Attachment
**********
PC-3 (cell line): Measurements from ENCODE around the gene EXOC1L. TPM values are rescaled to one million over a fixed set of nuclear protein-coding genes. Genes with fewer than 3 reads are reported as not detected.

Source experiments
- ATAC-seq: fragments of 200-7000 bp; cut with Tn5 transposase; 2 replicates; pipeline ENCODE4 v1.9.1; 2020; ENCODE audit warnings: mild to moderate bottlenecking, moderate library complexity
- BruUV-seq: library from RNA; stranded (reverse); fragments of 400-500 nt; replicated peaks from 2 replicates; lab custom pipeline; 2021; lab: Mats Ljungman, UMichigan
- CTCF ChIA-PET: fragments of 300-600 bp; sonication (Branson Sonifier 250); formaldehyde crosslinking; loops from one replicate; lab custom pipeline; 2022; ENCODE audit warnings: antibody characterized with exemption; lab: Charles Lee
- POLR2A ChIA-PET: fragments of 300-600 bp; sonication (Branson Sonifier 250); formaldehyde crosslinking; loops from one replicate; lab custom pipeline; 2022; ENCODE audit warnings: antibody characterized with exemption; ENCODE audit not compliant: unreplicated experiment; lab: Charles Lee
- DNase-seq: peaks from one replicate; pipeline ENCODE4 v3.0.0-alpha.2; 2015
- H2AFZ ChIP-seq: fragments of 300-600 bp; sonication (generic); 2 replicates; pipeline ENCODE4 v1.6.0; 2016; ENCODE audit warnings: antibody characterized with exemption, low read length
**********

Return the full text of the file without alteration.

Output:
PC-3 (cell line): Measurements from ENCODE around the gene EXOC1L. TPM values are rescaled to one million over a fixed set of nuclear protein-coding genes. Genes with fewer than 3 reads are reported as not detected.

Source experiments
- ATAC-seq: fragments of 200-7000 bp; cut with Tn5 transposase; 2 replicates; pipeline ENCODE4 v1.9.1; 2020; ENCODE audit warnings: mild to moderate bottlenecking, moderate library complexity
- BruUV-seq: library from RNA; stranded (reverse); fragments of 400-500 nt; replicated peaks from 2 replicates; lab custom pipeline; 2021; lab: Mats Ljungman, UMichigan
- CTCF ChIA-PET: fragments of 300-600 bp; sonication (Branson Sonifier 250); formaldehyde crosslinking; loops from one replicate; lab custom pipeline; 2022; ENCODE audit warnings: antibody characterized with exemption; lab: Charles Lee
- POLR2A ChIA-PET: fragments of 300-600 bp; sonication (Branson Sonifier 250); formaldehyde crosslinking; loops from one replicate; lab custom pipeline; 2022; ENCODE audit warnings: antibody characterized with exemption; ENCODE audit not compliant: unreplicated experiment; lab: Charles Lee
- DNase-seq: peaks from one replicate; pipeline ENCODE4 v3.0.0-alpha.2; 2015
- H2AFZ ChIP-seq: fragments of 300-600 bp; sonication (generic); 2 replicates; pipeline ENCODE4 v1.6.0; 2016; ENCODE audit warnings: antibody characterized with exemption, low read length